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Regeneration of Andrejsala - Riga, Latvia

Part 2 Project 2010
Katie Parsons
Plymouth University Plymouth UK
Following hundreds of years of foreign oppression, most recently by the USSR, Latvia has finally regained its independence. As a response to the repressive political, social and cultural ideals of the Soviet Union, the citizens of Riga have begun to spread from the inner city though use of the motor vehicle, which they behold as a symbol of freedom.

In an attempt to re-enliven the city, this building proposal began with an urban strategy whereby the empty industrial pockets of land (relicts of the USSR’s occupation) along the city’s main artery - the Daugava River - become better integrated into the various existing communities; thus creating new activity nodes. These nodes aim to connect diverse areas of social, political and cultural difference through the appropriate use of public space, integration of a revitalised transport link and development of inner city buildings.

My work this year has been underpinned by my ongoing architectural discussion, which explores the notion of public space as a ‘transient’ entity. Using a bar of soap as a metaphor – the soap is transient as temporary ownership prevails - each user may appropriate the entity as desired, but once the activity is complete the entity can be used by others in the same or different ways. The factor of time is therefore a crucial one, as with time varies both ownership and activity, whether talking about space or a bar of soap.

The brief for a hybrid building typology offers maximum use of space and encourages temporary ownership by multiple users over time. Within this proposition there are a variety of different spaces created through subtle changes in architectural language. From public through ways to intimate meeting points – materials, volume, columns, overhangs and texture all play a role in determining the occupation of space. In essence a series of subtle rules are established within this ‘public’ building, creating a parallel to notions of ‘freedom’.

‘It’s the socio-spatial practices that define places with multiple and changing boundaries...Places are made through power relations which construct the rules which define the boundaries’
McDowell: Gender, Identity & place: 1999: 4

Katie Parsons


Beginning from a bar of soap as a metaphorical representation of public space, and grounded in discourse on the plurality intrinsic to space, Katie’s work through the year has explored the potential present in the ambiguity this multiplicity offers.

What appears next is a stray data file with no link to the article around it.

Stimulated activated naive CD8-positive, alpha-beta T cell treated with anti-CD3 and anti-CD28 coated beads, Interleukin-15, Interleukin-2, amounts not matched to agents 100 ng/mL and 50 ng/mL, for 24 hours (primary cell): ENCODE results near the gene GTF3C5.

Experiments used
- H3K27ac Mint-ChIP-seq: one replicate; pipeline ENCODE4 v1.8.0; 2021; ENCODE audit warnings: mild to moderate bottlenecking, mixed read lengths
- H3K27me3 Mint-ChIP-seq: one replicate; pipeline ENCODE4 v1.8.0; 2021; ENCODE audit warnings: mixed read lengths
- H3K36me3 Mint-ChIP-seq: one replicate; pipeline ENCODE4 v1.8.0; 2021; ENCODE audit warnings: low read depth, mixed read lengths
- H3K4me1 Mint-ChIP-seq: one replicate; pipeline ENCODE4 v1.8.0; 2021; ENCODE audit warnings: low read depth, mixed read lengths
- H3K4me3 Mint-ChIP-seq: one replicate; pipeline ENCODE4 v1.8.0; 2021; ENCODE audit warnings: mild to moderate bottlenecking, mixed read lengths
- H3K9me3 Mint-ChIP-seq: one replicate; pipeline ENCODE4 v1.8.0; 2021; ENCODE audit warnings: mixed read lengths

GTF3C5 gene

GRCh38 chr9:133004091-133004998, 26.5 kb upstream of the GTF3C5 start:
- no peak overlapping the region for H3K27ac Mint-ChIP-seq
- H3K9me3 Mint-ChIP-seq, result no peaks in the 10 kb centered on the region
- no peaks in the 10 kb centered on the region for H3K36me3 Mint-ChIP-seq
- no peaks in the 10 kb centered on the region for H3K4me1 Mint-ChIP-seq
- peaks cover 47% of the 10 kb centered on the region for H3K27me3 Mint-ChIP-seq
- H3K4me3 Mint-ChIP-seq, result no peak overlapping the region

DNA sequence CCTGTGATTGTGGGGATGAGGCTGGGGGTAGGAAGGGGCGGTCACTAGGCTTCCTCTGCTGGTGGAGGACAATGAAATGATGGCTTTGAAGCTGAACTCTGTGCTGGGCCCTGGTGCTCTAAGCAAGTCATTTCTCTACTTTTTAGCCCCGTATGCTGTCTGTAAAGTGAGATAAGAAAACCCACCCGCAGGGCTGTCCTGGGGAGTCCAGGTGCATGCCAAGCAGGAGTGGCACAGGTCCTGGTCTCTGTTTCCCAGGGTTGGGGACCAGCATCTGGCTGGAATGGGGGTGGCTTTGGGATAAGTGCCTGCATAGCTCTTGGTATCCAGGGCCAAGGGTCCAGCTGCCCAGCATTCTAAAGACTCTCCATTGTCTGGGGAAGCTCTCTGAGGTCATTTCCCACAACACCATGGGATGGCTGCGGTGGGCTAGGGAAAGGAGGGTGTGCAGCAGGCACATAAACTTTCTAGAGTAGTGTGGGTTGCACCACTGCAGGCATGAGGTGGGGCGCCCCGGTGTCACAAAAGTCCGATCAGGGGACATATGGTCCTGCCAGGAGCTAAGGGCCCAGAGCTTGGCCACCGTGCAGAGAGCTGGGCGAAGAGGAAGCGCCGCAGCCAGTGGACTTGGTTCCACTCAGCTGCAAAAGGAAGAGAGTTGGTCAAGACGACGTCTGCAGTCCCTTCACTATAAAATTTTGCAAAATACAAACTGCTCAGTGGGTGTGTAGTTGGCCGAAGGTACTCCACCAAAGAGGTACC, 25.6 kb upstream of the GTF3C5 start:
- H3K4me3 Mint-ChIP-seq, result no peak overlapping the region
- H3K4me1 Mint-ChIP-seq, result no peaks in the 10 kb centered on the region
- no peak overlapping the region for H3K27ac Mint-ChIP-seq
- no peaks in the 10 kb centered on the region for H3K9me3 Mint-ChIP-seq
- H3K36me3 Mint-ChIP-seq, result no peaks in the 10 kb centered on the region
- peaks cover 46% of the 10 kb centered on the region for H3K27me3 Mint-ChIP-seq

Her strategy for the regeneration of Riga’s redundant port of Andrejsala extends beyond the confines of the port, and seeks to address wider cultural, economic and social issues. The introduction of a boardwalk for pedestrian movement joins together the currently abandoned and fragmented riverfront of the city. This link is woven together with the fabric of the city via designated development corridors that connect to and revitalize key existing streets and nodal points of activity. These moves provide a shared ground where various social and economic groups can come together.

Within this context Katie has revisited the typology of the city block. Given Riga’s long and harsh winters an inward-oriented building has a validity; in the context of Riga’s increasing emphasis on the city as a space of economic consumption however, the associated specialised zoning fosters a spatial organisation that has little to give to the cityscape when the doors of shops and cafes are shut. In opposition to this condition Katie’s study of hybridity extends our spatial and temporal conceptualisation of social space. A play of solid and void both within the external envelope and internally provides fissures and platforms within which people can intervene. A state of shift, flux and transience is what prevails here, as space accommodates activities which spill out and relocate from one area to another, events that evolve into other happenings, and movement that allows for temporary appropriation.

The act of taking possession of and redefining this building’s landscape evokes deeper meanings of the Latvian sense of identity and their relationship to the wider landscape, grounded in the act of cultivation. Simultaneously, the malleability and permeability of spatial form allows for others to participate; it is not a space of introversion or exclusion, but a place for inclusion and communality.


Robert Brown
Associate Professor in Architecture / Master of Architecture Programme Leader

Tutor(s)
Mr Robert Brown

2010
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